Glendon Ellsworth Spilde Sr.
6th Grade 1998, Tri-CountySchool, Karlstad, MN
On October 14, 1924, Glendon E. Spilde was born in Halma,Minnesota. He was born in the house he lives in now on the kitchen floor.They didn't have a doctor, but they did have a midwife. A midwife was aperson who helped deliver the baby because they didn't have doctors backthen. Glen was a 10 pound baby. He says he has a big name because he wasone of 13 children in his family from Norway. Glen was one of six children,one died at birth. Their names were: Joe, Helmer (who died at birth), Isabelle,Glendon, Jay, and Gloria. They lived on a dairy farm where the boys wouldplay farmers until school started because they didn't have many toys backthen.
Glen attended school at Halma Franklin School in 1929 rightafter the stock market crash. His Grandma Ligaard took him to school threetimes on the first day. The first two times he beat his Grandma Ligaardhome. When Glen was by the lumber yard, the third time, Grandma Ligaardtold him in Norwegian to not come home again!
In fifth grade, he went to the Roseau Swamp to hay. Hewould stay for three weeks to hay. The baler they had was a stationery baler.It would bale 110 pounds. He missed one week of school but after that hisdad said it was time to go. He would sleep in a tent on peat. He said itwas very soft.
When he was eight years old he plowed with four horsesbut he was not big enough to pick up the plow and turn the horses around.So, his brother Joe and neighbor Clifford Holm would lay on each end ofthe field and read Western magazines. When Glen would get to one side ofthe field with the horses and plow, they would jump on and pick up the plowand then turn him around and send him the other way back to the other side.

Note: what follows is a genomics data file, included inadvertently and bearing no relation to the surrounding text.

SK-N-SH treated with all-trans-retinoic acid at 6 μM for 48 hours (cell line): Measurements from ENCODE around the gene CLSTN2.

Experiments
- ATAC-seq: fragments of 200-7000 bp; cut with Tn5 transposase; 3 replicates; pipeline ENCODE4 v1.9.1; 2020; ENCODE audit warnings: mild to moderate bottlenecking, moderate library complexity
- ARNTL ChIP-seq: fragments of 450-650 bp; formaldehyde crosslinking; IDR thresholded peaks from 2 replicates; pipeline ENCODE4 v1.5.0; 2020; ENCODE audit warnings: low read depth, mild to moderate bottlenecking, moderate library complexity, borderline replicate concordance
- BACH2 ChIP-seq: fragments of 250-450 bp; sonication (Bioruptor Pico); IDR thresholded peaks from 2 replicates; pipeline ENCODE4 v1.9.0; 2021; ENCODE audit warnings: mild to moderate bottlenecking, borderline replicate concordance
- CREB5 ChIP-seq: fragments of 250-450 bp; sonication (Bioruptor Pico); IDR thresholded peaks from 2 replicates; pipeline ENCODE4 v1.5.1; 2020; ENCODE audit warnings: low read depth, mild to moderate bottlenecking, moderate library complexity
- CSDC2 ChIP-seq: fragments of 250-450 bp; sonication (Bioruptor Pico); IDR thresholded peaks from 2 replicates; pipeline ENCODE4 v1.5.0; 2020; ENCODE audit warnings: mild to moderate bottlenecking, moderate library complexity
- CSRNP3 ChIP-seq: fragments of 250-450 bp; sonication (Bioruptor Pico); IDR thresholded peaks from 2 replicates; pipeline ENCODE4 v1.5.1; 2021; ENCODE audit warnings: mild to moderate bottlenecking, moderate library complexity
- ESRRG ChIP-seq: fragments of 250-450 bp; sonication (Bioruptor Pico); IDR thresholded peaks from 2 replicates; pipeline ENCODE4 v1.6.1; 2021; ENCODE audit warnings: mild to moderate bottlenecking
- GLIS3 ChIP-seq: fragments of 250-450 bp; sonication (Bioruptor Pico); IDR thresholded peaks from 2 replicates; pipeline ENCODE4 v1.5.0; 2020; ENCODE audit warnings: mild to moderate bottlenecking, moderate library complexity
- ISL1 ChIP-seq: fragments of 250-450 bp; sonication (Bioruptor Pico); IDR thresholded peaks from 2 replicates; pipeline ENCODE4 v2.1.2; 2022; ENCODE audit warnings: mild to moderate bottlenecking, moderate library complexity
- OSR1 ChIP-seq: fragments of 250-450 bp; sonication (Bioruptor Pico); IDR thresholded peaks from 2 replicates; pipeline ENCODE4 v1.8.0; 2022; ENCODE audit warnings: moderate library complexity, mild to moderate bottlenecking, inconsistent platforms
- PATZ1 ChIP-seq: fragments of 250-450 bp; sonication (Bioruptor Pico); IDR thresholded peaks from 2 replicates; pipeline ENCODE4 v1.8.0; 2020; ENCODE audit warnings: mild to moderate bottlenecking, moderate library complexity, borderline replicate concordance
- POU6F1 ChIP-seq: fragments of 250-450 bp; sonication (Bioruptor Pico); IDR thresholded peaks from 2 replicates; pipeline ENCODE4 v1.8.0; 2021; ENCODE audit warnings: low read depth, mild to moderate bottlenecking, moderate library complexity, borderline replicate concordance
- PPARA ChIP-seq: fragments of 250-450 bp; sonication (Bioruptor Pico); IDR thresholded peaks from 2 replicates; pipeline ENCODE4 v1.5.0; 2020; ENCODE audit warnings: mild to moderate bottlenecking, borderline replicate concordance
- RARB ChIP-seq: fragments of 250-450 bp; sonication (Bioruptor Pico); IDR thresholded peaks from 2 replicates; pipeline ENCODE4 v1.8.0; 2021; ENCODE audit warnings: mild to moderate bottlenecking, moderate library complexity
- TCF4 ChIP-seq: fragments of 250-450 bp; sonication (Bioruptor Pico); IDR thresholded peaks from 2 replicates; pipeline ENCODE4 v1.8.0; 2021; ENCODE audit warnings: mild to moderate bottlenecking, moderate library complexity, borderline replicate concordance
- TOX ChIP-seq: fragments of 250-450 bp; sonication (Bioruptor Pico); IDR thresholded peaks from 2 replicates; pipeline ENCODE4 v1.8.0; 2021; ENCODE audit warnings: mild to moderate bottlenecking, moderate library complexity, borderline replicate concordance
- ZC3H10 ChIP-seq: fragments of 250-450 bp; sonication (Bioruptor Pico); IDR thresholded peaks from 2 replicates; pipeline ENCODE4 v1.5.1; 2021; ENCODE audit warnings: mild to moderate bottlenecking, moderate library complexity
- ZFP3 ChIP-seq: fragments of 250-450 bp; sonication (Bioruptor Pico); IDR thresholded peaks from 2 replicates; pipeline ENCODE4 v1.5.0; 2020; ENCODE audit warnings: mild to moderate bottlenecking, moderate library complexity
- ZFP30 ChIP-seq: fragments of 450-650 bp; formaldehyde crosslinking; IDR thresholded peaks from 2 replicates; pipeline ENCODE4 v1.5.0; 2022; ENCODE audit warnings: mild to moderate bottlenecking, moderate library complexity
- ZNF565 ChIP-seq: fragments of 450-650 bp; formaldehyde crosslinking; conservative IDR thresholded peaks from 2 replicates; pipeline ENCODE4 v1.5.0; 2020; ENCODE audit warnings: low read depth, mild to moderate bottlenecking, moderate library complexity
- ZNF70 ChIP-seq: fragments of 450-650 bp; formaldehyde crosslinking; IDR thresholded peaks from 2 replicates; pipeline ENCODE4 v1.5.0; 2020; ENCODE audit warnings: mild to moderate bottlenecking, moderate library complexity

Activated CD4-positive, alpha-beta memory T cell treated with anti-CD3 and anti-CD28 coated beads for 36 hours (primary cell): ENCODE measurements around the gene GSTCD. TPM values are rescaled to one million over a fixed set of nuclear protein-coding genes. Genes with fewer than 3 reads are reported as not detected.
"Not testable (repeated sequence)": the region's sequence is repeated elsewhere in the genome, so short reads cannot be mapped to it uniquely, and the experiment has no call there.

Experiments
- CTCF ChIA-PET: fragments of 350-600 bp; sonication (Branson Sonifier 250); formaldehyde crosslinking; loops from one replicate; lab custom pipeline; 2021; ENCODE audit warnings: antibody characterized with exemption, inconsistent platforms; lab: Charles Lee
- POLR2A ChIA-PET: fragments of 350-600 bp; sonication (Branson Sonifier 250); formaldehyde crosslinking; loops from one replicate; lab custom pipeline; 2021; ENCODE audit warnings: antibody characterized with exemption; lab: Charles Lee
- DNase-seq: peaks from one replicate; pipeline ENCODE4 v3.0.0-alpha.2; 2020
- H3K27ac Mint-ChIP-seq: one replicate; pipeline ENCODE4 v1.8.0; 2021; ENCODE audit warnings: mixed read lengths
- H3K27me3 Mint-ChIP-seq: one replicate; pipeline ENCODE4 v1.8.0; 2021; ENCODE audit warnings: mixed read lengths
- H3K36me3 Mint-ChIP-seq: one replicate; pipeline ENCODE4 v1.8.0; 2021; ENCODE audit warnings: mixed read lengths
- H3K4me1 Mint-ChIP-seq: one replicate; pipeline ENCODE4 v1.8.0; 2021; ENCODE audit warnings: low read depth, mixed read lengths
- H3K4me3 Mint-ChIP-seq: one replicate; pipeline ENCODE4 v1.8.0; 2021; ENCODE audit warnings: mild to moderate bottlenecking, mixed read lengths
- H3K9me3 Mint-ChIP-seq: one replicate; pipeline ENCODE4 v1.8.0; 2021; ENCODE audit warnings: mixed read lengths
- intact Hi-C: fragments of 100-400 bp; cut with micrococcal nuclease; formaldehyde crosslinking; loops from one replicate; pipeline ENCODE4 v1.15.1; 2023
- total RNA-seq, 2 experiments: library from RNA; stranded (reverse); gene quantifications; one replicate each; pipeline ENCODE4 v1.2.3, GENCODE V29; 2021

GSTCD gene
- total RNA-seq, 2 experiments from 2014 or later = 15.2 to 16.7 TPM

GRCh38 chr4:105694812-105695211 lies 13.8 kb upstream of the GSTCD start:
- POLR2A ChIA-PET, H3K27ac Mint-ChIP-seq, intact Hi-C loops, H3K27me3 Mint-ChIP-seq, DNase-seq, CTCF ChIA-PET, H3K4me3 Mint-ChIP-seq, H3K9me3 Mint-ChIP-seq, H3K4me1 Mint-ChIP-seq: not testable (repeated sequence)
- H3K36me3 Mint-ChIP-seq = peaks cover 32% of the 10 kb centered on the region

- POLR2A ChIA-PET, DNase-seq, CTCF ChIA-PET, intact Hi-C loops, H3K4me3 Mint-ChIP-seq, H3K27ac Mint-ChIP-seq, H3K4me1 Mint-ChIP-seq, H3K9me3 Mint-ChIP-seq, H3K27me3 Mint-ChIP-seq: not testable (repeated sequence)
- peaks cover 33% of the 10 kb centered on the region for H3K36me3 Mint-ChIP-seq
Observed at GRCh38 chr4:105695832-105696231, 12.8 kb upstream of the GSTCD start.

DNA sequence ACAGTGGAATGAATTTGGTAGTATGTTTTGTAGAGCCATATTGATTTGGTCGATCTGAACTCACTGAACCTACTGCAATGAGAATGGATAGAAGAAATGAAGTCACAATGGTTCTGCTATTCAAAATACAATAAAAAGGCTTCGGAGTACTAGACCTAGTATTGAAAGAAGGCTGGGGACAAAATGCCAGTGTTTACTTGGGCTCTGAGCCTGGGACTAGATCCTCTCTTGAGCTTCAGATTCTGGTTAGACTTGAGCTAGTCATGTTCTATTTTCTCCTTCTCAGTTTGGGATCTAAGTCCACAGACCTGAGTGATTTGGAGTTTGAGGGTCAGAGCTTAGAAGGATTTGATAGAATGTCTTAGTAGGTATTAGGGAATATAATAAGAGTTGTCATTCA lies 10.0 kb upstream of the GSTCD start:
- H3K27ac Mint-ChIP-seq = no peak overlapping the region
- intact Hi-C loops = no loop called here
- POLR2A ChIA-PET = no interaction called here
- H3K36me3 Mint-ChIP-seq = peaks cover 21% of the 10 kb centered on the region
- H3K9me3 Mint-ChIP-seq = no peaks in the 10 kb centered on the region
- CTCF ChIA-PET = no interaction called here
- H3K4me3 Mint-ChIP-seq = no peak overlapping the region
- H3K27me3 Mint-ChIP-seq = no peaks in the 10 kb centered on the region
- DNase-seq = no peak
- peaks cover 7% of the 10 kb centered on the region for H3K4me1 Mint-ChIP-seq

They bought their first tractor in 1935. It was an F12.Glen and Jay were walking the railroad tracks to school when they saw atruck turn into Halma. They should have hurried to school but they watchedand saw that it turned into their quarter mile long driveway. They tookoff running back to the farm and beat the truck into the yard. Their fatherchewed them out and sent them back to school late. Before they got the tractor,all the work was done with horses. He was nine years old when they got thetractor so he started plowing with the tractor.
Glen was in sixth or seventh grade when he and his brotherJay borrowed his other brother's car, a Ford Model T. They were going totake it for a little spin but on the road they jack-knifed the car and itwent into the ditch. To start it, they jacked one wheel up in the air becausethey weren't strong enough to start it. Joe, his brother, bought the carfor $10.